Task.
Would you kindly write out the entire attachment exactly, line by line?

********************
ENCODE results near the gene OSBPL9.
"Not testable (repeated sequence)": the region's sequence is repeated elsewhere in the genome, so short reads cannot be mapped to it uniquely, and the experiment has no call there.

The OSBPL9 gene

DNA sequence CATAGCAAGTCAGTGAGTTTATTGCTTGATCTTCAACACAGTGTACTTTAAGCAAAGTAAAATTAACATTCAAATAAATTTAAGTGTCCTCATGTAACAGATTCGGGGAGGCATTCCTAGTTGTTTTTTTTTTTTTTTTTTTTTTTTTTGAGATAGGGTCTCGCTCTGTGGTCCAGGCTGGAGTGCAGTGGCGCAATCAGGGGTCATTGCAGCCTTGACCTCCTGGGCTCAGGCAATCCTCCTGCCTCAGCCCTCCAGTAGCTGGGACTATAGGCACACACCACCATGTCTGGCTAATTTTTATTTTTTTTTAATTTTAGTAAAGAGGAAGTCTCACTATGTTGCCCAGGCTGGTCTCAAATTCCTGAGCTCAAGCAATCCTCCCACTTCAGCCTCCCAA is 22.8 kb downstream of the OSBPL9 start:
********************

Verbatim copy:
ENCODE results near the gene OSBPL9.
"Not testable (repeated sequence)": the region's sequence is repeated elsewhere in the genome, so short reads cannot be mapped to it uniquely, and the experiment has no call there.

The OSBPL9 gene

DNA sequence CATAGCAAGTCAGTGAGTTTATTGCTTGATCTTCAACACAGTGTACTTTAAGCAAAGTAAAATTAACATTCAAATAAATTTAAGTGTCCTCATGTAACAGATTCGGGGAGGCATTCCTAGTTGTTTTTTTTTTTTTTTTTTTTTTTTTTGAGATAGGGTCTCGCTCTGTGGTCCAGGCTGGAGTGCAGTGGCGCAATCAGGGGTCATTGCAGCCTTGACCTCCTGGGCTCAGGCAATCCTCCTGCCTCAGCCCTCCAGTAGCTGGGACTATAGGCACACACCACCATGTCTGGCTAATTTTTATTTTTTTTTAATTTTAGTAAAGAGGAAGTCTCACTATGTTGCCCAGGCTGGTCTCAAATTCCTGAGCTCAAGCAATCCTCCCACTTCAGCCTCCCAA is 22.8 kb downstream of the OSBPL9 start: